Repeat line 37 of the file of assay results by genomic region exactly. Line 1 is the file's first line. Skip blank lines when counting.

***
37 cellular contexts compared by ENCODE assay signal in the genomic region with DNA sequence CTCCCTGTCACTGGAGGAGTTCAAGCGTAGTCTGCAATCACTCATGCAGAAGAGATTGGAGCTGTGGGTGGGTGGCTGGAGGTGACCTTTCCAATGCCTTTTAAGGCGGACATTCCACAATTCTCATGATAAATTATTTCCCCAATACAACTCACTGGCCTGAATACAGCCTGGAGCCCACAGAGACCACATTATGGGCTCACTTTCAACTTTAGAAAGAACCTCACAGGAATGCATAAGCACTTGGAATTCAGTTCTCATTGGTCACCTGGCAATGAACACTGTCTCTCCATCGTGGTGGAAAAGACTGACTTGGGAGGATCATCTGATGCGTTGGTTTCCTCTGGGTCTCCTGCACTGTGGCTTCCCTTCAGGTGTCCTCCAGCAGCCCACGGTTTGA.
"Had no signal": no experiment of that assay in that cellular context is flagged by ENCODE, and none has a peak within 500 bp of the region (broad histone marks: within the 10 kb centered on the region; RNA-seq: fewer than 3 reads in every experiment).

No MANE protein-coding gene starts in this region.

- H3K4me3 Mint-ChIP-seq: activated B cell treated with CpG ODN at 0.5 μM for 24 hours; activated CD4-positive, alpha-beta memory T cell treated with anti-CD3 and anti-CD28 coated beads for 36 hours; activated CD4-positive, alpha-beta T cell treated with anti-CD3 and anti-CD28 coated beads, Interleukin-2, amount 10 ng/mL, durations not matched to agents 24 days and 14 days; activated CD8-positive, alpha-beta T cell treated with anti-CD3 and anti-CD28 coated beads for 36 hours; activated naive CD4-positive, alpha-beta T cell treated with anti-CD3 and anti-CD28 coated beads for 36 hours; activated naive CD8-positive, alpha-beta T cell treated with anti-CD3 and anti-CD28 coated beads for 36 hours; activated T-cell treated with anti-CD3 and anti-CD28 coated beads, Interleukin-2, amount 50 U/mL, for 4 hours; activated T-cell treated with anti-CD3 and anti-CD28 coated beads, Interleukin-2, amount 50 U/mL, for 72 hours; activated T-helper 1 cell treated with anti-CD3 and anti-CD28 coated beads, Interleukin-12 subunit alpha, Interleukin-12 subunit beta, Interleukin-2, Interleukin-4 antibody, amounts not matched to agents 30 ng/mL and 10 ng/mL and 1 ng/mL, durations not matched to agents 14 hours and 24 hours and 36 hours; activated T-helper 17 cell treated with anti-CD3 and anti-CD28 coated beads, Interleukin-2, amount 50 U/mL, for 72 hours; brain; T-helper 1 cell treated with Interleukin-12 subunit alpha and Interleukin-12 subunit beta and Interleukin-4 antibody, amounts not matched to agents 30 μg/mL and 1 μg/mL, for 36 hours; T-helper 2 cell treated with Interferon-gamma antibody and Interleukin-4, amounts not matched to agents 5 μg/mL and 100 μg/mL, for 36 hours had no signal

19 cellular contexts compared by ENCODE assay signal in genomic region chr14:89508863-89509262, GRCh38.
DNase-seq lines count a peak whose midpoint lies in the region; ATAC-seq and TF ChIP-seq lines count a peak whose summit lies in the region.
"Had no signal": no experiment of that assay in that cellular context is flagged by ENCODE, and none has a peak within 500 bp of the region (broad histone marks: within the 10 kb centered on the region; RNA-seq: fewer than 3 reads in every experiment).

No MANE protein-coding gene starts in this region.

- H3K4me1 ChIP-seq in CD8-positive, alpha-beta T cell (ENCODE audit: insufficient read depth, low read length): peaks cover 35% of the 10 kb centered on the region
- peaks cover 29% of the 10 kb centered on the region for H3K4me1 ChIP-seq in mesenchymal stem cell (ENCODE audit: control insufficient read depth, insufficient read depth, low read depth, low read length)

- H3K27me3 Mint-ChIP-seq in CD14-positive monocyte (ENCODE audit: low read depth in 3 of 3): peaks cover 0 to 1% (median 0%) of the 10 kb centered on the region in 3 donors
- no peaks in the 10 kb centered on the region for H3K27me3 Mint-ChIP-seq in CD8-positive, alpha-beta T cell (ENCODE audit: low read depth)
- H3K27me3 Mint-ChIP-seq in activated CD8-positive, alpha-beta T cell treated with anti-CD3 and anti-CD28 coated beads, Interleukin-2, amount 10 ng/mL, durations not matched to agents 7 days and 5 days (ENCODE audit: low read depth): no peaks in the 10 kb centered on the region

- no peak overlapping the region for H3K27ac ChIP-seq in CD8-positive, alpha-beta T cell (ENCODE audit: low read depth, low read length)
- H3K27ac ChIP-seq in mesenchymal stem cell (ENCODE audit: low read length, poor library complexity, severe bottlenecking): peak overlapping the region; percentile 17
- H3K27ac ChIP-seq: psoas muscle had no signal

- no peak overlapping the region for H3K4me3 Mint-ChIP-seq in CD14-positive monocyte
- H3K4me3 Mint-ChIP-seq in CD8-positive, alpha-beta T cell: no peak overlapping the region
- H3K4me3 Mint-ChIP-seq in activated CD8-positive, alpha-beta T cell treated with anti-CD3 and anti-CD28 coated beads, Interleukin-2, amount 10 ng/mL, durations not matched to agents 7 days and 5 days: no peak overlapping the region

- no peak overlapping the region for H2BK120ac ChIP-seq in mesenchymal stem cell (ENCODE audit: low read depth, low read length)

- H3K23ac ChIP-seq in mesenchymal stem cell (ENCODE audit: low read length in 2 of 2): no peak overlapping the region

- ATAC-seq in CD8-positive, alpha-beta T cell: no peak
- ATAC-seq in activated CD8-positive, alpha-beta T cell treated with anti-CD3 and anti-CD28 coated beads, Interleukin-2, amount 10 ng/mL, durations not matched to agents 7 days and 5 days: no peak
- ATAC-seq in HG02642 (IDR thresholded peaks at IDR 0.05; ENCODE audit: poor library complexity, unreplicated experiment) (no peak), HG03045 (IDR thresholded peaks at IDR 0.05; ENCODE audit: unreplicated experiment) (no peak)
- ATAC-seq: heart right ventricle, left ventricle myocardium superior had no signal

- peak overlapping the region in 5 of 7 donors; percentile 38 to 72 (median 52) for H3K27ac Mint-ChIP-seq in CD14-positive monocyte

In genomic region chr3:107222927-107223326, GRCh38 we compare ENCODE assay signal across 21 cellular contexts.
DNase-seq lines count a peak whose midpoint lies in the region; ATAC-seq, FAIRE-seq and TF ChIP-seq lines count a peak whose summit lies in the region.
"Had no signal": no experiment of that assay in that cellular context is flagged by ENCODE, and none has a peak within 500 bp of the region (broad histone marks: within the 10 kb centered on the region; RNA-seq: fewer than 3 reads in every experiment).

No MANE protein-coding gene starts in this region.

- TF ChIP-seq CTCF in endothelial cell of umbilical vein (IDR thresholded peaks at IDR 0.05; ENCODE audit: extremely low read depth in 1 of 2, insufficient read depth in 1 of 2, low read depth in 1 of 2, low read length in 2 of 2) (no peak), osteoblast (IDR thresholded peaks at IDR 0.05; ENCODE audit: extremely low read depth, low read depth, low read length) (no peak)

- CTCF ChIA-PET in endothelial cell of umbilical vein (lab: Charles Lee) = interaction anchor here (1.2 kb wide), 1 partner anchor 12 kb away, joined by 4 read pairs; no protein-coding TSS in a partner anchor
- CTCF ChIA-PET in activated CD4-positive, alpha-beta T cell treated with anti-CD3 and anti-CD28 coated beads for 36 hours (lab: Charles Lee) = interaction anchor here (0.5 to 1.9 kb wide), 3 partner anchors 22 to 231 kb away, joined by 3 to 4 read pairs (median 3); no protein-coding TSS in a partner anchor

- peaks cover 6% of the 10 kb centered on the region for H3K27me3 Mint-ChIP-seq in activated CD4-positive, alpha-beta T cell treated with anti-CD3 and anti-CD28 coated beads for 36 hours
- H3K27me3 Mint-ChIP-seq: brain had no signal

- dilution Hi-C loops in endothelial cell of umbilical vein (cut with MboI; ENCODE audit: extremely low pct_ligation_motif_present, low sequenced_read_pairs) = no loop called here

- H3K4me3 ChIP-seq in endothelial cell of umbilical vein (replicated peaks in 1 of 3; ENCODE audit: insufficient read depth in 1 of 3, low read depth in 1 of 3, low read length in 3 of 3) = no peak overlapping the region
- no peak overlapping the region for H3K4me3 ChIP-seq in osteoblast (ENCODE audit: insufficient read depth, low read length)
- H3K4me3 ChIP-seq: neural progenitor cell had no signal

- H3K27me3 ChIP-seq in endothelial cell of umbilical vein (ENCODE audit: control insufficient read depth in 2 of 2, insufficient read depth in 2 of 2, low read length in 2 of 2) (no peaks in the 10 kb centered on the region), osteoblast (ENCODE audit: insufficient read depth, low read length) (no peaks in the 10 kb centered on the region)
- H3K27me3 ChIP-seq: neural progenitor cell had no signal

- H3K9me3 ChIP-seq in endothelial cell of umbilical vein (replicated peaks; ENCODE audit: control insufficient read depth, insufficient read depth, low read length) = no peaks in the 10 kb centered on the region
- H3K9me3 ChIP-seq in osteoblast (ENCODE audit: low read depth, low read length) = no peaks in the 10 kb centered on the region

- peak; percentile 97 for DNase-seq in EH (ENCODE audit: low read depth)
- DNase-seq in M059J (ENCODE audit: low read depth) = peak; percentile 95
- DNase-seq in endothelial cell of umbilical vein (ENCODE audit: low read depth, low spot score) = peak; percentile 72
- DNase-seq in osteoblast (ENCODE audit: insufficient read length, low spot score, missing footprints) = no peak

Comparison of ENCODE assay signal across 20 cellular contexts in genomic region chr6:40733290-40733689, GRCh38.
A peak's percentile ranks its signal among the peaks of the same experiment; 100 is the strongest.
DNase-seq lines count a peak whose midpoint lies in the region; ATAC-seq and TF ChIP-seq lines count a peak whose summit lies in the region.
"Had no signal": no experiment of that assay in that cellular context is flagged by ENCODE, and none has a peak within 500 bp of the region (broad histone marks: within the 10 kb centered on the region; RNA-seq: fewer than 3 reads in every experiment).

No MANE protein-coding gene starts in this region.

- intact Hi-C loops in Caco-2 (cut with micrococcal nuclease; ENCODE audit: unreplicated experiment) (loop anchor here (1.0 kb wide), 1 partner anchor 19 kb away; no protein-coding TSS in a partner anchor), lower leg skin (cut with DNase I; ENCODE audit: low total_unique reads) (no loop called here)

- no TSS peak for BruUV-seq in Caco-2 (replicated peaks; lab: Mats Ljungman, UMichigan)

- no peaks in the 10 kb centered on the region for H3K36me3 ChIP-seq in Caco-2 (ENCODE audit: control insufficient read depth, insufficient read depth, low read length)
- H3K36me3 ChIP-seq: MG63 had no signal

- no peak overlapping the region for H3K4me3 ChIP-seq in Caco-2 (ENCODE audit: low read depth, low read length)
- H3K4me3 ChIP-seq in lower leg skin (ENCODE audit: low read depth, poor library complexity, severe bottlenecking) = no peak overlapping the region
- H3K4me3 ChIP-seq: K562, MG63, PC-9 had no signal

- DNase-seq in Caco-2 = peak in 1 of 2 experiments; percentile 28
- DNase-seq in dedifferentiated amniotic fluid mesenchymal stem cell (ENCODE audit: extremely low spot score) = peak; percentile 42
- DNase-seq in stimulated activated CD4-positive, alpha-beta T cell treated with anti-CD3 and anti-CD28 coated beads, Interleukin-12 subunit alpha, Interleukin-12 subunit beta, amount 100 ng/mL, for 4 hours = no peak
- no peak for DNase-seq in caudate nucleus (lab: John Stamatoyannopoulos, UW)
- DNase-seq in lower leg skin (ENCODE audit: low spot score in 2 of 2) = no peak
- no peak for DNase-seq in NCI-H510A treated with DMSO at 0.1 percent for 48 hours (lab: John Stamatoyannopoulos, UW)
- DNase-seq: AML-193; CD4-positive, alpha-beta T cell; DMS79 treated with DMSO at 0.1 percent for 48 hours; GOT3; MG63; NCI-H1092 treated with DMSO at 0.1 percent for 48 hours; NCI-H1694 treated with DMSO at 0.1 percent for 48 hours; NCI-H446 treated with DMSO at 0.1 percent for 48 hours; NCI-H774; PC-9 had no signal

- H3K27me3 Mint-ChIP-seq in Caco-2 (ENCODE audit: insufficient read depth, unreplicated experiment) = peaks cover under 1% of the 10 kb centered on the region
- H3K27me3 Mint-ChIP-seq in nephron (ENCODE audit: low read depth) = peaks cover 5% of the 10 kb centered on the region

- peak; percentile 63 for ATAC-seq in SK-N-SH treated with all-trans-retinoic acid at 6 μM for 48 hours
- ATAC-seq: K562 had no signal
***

- H3K4me3 ChIP-seq in endothelial cell of umbilical vein (replicated peaks in 1 of 3; ENCODE audit: insufficient read depth in 1 of 3, low read depth in 1 of 3, low read length in 3 of 3) = no peak overlapping the region